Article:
After cutting interest rates five times in six months, Federal Reserve policymakers are about to repeat the process once more — while pondering what more they need to do to restart the ailing economy.

The Federal Open Market Committee, the panel responsible for setting the key federal funds rate, is expected to announce its decision at about 2:15 p.m. EDT Wednesday.

While Wall Street almost unanimously thinks the central bank will cut rates again, economists are divided over the magnitude of that move. Some think there has been and will be heated debate on the subject among policymakers during the meeting.

A smaller, quarter-percentage point reduction could buy the Fed time to assess how well its previous moves are working their way through the economy.

Meanwhile, a larger, half-point move would signal concern that growth has yet to pick up. The Fed has already slashed rates five times since January.

A Reuters poll of firms that trade directly with the Fed found 14 dealers expect the Fed to opt for the smaller easing, while 11 expected a larger cut.

Beginning Jan. 3 of this year, the Fed has cut interest rates five times in half-point moves that marked the central bank's most aggressive credit easing in 19 years.

Those cuts have pushed the federal funds rate, the interest that banks charge each other, from 6.5 percent down to 4 percent, a move that has been matched by commercial banks, which have lowered their prime lending rate, the benchmark for millions of consumer and business loans, from 9.5 percent down to a seven-year low of 7 percent.

Marginally Improving Economy

Three reports released Tuesday as the central bank began its deliberations all depicted an improving economy.

Consumer confidence rose for a second straight month, orders to U.S. factories for big-ticket manufactured goods from cars to computers jumped by 2.9 percent in May, the biggest gain since February, while sales of new homes rose a solid 0.8 percent with all parts of the country enjoying increases.

All those numbers are likely to add to the case for a smaller cut — but not decisively, analysts said.

"I don't think they were holding their breaths to see today's data," said Anthony Karydakis, senior financial economist with BancOne Capital Markets in Chicago. Still, Karydakis said he thinks the Fed will ease by only a quarter-percentage point.

Greenspan Walking a Fine Line

One reason the outcome of the meeting is a tough call for private economists is that Fed Chairman Alan Greenspan has done little to tip his hand in his public comments, even though some of his colleagues have dropped hints they might lean toward a more gradualist move of a quarter point.

"The Fed is trying to walk a fine line between those who still want more aggressive easing and those who think they may have already done too much," said Bill Cheney, chief economist at John Hancock Financial Services in Boston. "Given that, I'm expecting they'll probably compromise and do a token quarter point."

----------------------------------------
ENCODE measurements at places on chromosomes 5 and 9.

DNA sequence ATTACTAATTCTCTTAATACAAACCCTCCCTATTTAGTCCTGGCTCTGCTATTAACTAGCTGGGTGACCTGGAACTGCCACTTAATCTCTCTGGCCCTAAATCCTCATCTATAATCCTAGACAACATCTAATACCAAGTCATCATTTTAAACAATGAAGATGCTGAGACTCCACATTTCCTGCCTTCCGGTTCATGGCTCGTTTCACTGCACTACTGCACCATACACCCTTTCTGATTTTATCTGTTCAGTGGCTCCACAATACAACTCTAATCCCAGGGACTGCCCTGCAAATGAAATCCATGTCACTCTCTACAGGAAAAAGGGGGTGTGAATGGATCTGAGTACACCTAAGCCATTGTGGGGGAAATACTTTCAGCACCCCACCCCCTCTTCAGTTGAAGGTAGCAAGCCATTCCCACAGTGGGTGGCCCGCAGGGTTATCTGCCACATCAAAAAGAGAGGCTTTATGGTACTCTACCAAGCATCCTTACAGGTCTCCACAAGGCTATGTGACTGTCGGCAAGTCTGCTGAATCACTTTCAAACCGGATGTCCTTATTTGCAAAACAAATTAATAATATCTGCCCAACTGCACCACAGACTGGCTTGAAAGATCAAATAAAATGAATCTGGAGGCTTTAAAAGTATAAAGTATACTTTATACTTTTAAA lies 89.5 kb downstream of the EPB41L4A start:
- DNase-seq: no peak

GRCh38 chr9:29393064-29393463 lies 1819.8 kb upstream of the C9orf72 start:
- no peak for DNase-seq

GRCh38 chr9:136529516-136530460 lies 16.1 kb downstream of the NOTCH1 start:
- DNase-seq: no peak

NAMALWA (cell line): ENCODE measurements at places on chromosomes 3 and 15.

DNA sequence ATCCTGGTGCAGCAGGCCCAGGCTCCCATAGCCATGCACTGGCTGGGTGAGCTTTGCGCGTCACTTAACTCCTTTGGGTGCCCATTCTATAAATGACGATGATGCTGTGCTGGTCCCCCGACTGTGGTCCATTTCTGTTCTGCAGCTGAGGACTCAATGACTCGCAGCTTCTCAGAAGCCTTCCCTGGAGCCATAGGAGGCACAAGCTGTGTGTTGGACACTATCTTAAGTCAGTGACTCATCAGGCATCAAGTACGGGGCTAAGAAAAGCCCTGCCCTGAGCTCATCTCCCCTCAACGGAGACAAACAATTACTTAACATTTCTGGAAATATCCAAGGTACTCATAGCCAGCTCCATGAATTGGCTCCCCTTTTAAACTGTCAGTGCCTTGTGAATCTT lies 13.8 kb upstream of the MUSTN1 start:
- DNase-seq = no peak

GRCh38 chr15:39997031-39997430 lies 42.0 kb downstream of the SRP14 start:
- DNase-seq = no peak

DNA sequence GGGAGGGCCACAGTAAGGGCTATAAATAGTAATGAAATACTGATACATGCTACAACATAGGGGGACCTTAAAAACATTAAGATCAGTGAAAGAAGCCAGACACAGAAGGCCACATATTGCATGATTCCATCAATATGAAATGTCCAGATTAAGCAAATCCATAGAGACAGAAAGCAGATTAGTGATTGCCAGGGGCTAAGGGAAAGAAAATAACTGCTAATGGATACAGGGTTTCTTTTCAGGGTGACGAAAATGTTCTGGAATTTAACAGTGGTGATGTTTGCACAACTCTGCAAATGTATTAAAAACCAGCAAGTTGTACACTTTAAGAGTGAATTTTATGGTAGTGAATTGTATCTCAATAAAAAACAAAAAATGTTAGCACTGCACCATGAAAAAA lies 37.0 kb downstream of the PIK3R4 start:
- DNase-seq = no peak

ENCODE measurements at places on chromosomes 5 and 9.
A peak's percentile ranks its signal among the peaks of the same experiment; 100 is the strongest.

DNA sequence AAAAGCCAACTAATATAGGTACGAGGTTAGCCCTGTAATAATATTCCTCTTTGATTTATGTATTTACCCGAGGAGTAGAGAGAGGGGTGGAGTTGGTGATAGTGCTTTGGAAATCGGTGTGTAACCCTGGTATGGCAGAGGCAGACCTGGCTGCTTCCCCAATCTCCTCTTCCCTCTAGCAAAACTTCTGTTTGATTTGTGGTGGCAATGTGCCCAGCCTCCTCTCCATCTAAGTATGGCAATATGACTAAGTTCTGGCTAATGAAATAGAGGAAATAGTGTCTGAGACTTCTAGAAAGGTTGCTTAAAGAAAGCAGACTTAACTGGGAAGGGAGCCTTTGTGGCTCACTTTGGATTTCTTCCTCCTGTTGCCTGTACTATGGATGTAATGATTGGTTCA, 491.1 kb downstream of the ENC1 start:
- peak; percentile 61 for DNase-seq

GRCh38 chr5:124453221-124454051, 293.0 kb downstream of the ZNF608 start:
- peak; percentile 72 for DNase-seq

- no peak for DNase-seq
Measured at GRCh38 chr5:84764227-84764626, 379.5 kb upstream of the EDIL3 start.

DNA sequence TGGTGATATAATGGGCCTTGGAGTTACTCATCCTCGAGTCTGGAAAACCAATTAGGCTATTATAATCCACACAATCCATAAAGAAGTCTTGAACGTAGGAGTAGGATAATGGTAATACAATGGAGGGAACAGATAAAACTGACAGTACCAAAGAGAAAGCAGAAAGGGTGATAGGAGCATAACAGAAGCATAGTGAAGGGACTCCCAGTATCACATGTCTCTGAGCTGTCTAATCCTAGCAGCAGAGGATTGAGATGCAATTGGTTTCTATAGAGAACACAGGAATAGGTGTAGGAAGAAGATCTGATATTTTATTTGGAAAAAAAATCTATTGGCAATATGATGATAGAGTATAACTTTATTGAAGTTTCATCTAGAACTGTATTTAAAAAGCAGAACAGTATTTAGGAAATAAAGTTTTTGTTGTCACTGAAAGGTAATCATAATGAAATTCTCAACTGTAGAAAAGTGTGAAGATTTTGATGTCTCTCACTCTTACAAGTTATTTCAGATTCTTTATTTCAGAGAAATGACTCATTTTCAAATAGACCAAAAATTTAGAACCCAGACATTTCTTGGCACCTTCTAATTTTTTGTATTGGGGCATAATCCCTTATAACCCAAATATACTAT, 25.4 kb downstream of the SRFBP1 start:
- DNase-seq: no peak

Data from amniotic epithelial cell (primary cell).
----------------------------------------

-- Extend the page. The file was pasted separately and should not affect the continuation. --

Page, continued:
"It's a very close call," said Tim O'Neill, chief economist with Bank of Montreal/Harris Bank in Toronto.

O'Neill said he thinks the Fed will continue its pattern of half-point rate cuts, in view of "mixed" economic data lately.

Among the least ambiguous of that data are numbers for the manufacturing sector. According to the Fed's own numbers, U.S. industries are working at their slowest pace since 1983. Total industrial output has fallen for eight straight months. Job growth has also been slipping.

Risks of Inflation

O'Neill said the Fed will ultimately decide that the threat of near-term economic activity sputtering out overshadows the risk that, six to nine months down the road, activity will rebound sharply and usher in higher inflation.

But others, including some Fed officials, are counseling further patience, warning that easing too much now risks stoking inflation down the road when growth recovers.

Dan Seto, senior economist with Sumitomo Life Investment Co. in New York, said he expects a quarter-point move, but with the Fed leaving open the option of easing again before its next meeting in August.

Seto said inflation is not as dormant as many have been portraying it. "It's not a forest fire yet, but there's some sparks here and there," he said.

While economists are split on the size of Wednesday's rate cut, they are in general agreement that the rate reductions are drawing to a close.

"The rate cut we see tomorrow could well be the last because the economy should in fact start to show signs of stabilizing during the next two months as the interest rate cuts and tax cuts take hold," said Lynn Reaser, chief economist at Banc of America Capital Management.

Reuters and the Associated Press contributed to this report.